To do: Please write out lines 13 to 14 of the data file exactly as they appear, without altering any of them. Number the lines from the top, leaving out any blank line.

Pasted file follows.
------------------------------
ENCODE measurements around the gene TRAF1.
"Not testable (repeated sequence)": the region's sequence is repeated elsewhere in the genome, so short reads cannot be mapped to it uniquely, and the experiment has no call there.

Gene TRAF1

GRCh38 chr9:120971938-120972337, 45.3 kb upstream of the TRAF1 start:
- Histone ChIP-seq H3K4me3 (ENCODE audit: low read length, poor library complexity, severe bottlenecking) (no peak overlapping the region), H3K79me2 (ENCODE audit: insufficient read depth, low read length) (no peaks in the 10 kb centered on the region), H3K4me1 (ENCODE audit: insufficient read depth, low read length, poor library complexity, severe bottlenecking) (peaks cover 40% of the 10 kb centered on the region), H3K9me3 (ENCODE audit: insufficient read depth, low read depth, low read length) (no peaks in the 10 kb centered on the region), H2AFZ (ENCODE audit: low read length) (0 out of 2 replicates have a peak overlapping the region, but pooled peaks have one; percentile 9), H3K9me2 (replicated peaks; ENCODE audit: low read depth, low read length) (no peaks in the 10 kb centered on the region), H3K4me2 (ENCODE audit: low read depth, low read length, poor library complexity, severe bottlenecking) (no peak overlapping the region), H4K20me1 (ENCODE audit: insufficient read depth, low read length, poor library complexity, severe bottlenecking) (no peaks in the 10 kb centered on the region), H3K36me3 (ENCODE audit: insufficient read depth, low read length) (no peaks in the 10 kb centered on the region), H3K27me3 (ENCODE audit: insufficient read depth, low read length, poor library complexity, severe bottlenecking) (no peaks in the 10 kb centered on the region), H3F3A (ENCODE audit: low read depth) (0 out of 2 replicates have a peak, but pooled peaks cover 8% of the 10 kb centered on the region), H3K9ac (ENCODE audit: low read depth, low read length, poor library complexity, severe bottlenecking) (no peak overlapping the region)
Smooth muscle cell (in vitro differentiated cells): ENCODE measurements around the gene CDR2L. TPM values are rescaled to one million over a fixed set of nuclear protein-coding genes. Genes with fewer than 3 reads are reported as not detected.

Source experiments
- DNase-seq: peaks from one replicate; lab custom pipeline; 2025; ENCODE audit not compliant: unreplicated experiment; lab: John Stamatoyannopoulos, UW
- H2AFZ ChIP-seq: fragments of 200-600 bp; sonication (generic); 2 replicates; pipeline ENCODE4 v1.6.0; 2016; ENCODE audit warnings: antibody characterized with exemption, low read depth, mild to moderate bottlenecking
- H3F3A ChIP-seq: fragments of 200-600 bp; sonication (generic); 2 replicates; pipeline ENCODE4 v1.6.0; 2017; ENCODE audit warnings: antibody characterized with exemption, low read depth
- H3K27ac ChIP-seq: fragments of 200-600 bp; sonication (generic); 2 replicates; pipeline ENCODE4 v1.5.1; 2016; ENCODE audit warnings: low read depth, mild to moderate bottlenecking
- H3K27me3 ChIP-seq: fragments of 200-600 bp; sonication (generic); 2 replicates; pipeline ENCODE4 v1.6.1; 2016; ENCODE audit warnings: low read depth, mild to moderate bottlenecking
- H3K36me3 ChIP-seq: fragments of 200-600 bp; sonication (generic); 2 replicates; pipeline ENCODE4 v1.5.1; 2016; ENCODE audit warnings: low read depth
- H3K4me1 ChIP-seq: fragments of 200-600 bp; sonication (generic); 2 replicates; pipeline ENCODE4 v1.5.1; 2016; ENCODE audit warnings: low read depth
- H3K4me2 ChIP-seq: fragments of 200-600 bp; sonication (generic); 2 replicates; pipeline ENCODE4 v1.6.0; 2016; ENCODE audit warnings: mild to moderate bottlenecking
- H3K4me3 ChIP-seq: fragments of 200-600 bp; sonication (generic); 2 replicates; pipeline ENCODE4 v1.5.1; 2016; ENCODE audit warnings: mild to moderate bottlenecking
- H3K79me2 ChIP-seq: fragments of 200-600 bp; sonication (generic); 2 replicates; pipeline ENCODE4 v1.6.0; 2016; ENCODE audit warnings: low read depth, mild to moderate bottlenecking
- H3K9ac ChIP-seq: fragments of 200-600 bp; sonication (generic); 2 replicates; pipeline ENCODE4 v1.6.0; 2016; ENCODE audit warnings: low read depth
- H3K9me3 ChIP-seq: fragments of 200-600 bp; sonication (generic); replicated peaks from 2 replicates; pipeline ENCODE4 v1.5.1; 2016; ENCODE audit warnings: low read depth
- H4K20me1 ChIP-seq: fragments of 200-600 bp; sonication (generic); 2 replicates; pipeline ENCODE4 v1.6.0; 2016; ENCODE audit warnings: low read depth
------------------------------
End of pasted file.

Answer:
- H3K36me3 ChIP-seq: fragments of 200-600 bp; sonication (generic); 2 replicates; pipeline ENCODE4 v1.5.1; 2016; ENCODE audit warnings: low read depth
- H3K4me1 ChIP-seq: fragments of 200-600 bp; sonication (generic); 2 replicates; pipeline ENCODE4 v1.5.1; 2016; ENCODE audit warnings: low read depth